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Doctors Could Do More to Protect Patients’ Safety

March 11th, 2011

In a special online publication by the British Medical Journal Quality & Safety, researchers report the results of a poll of doctors in the United States and Great Britain about various aspects of professional behavior. The results are surprising, and not all in a good way.

The following are the answers given by the U.S. physicians:

  • Should doctors put patients’ interests above their own financial interests? Seems obvious, right? But only about 3 out of 4 answered yes.
  • Should doctors report all instances of significantly impaired or incompetent colleagues? As a patient, I would like to know that doctors would report other doctors if they were drunk, high, or incompetent. However, only 63% of doctors said they would do so. That means 37% of doctors would look the other way.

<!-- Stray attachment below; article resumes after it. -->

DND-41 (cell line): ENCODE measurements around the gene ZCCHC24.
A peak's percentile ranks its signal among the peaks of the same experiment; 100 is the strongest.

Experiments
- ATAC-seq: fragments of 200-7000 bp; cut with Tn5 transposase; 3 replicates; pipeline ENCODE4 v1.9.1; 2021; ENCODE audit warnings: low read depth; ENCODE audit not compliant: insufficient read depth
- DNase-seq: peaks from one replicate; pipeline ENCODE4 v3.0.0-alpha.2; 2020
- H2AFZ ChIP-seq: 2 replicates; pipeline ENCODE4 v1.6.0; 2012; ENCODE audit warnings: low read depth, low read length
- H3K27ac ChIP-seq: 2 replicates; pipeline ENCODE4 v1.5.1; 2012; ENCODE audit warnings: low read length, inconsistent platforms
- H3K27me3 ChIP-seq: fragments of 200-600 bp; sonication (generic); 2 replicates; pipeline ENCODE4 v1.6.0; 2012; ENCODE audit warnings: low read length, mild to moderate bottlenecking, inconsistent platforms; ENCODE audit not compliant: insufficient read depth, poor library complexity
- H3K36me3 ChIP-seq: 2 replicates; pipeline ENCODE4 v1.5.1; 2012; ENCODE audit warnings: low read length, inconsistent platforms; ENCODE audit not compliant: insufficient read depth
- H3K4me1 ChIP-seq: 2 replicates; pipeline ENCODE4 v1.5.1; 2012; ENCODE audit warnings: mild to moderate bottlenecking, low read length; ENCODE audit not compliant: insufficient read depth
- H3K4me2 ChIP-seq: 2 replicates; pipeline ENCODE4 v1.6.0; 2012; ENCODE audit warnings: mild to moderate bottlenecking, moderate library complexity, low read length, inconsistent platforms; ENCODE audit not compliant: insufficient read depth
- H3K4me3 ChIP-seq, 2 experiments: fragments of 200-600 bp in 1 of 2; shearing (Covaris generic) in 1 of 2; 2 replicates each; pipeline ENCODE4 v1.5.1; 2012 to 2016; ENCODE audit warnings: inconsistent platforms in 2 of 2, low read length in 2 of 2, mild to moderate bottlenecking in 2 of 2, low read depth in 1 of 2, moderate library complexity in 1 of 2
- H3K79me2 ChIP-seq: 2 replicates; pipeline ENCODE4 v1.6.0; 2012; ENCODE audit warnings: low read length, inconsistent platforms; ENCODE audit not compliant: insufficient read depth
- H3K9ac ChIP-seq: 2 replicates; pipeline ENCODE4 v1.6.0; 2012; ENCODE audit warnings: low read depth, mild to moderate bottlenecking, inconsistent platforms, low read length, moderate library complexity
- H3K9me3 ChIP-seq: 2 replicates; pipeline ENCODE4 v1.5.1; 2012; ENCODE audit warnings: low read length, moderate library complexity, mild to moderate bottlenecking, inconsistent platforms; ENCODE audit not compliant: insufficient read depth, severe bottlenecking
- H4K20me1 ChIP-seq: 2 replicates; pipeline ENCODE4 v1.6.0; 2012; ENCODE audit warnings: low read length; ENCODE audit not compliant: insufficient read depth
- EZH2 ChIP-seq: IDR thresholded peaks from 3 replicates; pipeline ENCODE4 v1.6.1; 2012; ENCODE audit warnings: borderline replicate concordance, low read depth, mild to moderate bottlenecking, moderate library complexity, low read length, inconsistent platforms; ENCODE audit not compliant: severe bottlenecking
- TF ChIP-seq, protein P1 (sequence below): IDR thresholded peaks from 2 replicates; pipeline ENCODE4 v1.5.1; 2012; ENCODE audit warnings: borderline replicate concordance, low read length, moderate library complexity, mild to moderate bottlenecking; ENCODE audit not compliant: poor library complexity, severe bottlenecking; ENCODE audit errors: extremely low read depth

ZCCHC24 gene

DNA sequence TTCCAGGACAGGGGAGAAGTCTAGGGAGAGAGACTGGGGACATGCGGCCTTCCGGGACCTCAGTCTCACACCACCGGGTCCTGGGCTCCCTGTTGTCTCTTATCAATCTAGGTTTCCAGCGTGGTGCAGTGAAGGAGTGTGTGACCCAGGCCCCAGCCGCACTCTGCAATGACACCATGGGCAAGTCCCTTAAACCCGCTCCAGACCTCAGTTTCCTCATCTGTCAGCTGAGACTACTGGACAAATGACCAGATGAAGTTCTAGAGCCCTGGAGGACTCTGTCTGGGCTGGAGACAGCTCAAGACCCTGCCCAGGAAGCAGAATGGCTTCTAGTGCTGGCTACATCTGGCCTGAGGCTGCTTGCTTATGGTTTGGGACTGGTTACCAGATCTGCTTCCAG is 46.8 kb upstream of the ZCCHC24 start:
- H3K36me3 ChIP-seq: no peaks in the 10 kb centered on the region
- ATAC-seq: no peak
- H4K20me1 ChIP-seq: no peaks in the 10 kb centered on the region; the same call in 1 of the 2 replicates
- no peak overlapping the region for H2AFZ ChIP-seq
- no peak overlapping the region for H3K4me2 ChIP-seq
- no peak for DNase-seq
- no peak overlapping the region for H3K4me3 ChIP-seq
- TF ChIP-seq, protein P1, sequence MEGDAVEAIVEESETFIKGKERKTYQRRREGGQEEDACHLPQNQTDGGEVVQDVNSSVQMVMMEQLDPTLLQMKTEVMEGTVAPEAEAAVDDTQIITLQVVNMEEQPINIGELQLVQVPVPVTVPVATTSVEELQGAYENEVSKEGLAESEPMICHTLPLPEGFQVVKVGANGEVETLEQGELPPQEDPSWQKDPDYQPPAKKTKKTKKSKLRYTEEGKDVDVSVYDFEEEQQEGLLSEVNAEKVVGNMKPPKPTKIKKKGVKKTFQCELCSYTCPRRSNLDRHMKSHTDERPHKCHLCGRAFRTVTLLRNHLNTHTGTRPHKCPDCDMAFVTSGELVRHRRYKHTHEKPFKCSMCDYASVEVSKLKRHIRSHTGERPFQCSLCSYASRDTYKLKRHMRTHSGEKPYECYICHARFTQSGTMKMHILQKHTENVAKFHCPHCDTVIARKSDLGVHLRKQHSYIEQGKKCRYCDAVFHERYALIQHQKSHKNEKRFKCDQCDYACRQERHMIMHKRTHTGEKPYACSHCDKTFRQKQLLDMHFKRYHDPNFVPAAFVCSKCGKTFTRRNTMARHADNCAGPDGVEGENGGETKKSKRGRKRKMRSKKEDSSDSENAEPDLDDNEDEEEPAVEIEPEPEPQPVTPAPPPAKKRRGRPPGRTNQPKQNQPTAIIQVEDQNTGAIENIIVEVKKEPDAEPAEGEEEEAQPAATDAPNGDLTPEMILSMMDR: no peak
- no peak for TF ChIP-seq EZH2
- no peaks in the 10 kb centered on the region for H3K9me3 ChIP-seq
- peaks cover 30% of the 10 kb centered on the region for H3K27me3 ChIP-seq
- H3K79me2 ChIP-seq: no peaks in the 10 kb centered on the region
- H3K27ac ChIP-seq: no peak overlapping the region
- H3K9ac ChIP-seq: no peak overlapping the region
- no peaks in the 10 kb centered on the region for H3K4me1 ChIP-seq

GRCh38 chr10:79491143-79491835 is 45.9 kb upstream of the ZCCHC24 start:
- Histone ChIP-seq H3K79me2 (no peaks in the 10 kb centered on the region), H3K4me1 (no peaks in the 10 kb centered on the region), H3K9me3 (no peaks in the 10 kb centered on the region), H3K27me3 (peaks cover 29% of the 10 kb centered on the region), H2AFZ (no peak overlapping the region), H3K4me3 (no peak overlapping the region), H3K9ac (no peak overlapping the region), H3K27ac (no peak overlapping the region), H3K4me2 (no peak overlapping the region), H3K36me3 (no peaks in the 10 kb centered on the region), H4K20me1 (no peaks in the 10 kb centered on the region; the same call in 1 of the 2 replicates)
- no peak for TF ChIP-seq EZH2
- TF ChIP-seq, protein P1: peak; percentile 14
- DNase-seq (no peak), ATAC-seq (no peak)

• Should doctors disclose significant medical errors to patients affected? Only about 64% said yes.

The researchers asked those doctors who observed impaired or incompetent behavior why they didn’t report the behavior, and also what other action they took. About half the doctors who observed inappropriate behavior said they had spoken directly with the offending physician, and 20% said they thought someone else was dealing with the problem. In addition, the most common action reported by U.S. doctors faced with an impaired colleague was to stop referring to that doctor. (That reasoning seems a bit like a child’s game of peek-a-boo: If my eyes are covered, you (or your incompetent behaviors) don’t exist. When played in the field of healthcare, that can be a dangerous game.

To read the full article, click here:  Professional values and reported behaviours of doctors in the USA and UK

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